1298b: 13-19: The democracy today considered the most democratic—namely, the type in which the people (demos) has authority even over the laws—arranges things to serve its own advantage in the deliberative body: they pay the poor to attend.

1305a: 28-32: A change from ancestral democracy to the newest democracy can occur. If the people elect the magistrates and there is no minimum financial requirement, then those eager for office act as demagogues to accomplish this and give the people authority over the laws.

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1266b: 21-24: The system of government at Leucas became excessively democratic when offices were no longer filled according to the established minimum property requirement based on “old allotments” of land [but instead the requirement was lowered].

1312b: 4-6: The final type of democracy is a tyranny.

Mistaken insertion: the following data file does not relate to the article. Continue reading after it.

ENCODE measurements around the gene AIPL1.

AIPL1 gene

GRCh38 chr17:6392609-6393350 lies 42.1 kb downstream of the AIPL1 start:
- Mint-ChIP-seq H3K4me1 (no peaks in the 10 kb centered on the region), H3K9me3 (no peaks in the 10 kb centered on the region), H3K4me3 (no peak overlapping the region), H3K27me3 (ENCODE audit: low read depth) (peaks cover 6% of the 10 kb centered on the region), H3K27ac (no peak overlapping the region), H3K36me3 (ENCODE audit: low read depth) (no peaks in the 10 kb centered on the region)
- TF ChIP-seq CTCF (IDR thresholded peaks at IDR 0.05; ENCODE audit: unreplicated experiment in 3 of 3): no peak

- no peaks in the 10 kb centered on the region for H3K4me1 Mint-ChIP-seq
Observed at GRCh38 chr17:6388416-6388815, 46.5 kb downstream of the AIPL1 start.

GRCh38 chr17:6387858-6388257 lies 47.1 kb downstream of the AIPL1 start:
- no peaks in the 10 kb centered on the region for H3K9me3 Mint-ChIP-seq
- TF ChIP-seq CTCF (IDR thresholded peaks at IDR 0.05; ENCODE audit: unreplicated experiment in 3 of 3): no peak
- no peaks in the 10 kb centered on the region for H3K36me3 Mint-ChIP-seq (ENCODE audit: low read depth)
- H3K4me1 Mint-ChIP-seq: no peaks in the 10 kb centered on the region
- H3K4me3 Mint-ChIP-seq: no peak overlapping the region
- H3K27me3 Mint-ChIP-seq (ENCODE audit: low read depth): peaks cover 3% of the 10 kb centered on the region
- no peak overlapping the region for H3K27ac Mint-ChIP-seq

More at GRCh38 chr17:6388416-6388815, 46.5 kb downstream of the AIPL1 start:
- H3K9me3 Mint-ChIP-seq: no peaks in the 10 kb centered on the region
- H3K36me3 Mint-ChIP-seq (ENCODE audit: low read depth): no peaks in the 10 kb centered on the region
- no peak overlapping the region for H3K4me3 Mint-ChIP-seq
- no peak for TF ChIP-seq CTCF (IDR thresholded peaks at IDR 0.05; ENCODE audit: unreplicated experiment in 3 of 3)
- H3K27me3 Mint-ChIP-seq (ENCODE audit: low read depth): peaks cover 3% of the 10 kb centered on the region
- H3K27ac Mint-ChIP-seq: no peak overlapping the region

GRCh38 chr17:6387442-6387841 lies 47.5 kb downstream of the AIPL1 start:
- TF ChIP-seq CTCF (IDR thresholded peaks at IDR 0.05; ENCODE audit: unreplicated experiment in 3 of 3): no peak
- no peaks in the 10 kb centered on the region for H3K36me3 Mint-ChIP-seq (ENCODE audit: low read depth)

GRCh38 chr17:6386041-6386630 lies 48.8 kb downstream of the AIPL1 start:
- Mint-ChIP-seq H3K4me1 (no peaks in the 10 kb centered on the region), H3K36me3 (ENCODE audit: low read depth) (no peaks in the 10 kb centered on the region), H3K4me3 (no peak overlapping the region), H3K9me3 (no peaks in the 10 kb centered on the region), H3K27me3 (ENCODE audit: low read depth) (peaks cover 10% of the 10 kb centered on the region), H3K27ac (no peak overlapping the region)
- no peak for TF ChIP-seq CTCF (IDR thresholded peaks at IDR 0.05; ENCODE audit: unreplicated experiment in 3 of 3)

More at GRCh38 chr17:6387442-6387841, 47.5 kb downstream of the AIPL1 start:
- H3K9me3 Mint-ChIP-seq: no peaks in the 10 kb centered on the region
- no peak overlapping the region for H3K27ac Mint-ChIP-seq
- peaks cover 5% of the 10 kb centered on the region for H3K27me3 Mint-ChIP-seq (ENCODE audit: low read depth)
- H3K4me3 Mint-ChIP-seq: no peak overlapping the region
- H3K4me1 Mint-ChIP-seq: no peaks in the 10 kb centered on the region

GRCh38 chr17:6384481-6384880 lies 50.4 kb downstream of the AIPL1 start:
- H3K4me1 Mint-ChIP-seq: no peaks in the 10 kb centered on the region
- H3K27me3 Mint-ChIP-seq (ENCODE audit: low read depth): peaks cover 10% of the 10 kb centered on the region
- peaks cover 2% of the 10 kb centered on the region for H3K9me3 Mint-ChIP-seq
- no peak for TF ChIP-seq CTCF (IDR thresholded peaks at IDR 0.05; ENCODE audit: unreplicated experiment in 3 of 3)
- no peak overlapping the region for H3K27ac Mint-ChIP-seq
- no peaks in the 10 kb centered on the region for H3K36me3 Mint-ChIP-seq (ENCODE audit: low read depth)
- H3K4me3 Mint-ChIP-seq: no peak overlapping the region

1313b: 32-41 The final form of democracy has characteristics of tyranny: women dominate in the household so that they can denounce their husbands, slaves lack discipline, and flatterers—demagogues—are held in honor. The people wish to be a monarch.

1295b: 39-1296a5: It is best for citizens in a city-state to possess a moderate amount of wealth because where some have a lot and some have none the result is the ultimate democracy or unmixed oligarchy. Tyranny can result from both these extremes. It is much less likely to spring from moderate systems of government.

1311a: 15-16: Taking after democracy, tyranny makes war on the notables in the citizen body.

1276a: 12-14: Some democracies, like tyrannies, rest on force and are not directed toward the common advantage.

1277b: 1-3: In some places in the old days, before the development of “ultimate” democracy, craftsmen were barred from office.

1312b: 35-38: Ultimate democracy, like unmixed and final oligarchy, is really a tyranny divided [among a multitude of persons].